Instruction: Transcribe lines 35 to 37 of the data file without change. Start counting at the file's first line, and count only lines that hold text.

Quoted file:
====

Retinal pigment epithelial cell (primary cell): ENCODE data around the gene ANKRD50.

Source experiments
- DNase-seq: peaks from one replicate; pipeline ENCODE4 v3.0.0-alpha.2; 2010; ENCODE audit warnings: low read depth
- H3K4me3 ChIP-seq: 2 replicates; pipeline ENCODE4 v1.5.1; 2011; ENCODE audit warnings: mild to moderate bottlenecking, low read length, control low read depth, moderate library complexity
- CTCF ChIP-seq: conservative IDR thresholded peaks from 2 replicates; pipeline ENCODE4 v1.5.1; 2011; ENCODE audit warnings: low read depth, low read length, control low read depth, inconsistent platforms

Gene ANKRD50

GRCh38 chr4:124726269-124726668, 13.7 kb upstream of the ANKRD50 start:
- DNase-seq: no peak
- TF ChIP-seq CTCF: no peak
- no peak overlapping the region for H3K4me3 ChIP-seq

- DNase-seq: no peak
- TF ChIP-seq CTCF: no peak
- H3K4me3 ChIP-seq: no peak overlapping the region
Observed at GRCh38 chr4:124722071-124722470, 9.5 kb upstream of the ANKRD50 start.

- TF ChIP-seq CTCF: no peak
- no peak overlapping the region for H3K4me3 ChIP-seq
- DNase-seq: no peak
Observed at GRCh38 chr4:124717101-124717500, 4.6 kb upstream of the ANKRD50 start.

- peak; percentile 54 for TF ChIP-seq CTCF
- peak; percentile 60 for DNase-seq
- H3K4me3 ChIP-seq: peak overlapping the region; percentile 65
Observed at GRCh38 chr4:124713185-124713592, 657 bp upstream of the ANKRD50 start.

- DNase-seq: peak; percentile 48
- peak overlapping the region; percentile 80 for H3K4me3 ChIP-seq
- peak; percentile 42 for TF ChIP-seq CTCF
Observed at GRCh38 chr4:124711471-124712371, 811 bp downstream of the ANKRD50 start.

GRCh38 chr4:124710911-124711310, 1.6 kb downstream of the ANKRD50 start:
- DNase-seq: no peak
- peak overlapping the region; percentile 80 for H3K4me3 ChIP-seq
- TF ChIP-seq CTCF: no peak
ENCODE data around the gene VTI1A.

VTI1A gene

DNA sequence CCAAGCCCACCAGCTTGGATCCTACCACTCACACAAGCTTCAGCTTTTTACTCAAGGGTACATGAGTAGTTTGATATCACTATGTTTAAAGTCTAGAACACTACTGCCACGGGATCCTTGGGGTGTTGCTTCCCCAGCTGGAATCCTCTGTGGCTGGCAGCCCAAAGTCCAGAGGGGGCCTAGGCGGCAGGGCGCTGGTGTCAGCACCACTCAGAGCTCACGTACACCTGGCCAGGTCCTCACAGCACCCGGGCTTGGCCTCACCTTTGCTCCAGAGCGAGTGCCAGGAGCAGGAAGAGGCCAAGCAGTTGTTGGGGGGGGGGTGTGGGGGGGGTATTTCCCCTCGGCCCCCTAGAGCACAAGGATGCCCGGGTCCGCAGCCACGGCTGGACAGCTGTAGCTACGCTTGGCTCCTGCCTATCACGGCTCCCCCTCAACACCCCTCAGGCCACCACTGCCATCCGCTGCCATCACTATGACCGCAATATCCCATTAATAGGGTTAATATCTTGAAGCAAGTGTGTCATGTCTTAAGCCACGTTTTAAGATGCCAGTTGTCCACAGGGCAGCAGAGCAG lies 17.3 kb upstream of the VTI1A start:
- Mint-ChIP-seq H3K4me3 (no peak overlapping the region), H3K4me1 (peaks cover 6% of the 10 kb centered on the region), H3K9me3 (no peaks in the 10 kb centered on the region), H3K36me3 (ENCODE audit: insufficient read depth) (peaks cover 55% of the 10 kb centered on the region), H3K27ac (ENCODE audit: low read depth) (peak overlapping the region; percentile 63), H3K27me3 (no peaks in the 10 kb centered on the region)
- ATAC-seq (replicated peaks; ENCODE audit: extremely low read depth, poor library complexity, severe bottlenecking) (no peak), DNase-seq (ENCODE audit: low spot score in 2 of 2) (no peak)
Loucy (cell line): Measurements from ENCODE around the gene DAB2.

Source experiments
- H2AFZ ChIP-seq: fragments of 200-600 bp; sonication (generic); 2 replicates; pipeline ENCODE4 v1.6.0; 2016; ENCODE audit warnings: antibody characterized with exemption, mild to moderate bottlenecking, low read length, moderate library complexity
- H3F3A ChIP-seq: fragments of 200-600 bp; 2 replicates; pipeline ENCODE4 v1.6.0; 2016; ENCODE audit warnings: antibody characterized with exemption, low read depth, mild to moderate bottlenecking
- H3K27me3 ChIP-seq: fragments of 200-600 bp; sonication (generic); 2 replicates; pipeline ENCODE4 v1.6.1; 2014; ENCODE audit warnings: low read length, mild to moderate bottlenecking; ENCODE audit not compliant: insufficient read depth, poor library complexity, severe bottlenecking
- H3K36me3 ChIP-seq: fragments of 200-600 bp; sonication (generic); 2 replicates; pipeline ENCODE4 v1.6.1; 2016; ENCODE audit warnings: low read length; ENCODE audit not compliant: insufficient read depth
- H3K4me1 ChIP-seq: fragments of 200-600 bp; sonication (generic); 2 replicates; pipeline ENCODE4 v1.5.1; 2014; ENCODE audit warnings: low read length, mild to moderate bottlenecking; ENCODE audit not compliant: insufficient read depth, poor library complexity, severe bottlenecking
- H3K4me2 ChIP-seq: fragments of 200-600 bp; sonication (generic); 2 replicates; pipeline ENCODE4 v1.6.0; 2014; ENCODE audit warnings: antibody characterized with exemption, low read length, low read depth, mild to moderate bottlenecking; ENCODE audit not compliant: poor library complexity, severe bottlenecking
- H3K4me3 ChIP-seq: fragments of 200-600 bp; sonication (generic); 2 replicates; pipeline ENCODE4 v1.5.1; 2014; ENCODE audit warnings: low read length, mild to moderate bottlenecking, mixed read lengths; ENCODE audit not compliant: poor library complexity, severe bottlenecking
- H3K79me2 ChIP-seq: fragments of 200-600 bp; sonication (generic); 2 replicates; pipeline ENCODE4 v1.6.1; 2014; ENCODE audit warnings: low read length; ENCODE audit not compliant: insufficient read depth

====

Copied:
- ATAC-seq (replicated peaks; ENCODE audit: extremely low read depth, poor library complexity, severe bottlenecking) (no peak), DNase-seq (ENCODE audit: low spot score in 2 of 2) (no peak)
Loucy (cell line): Measurements from ENCODE around the gene DAB2.

Source experiments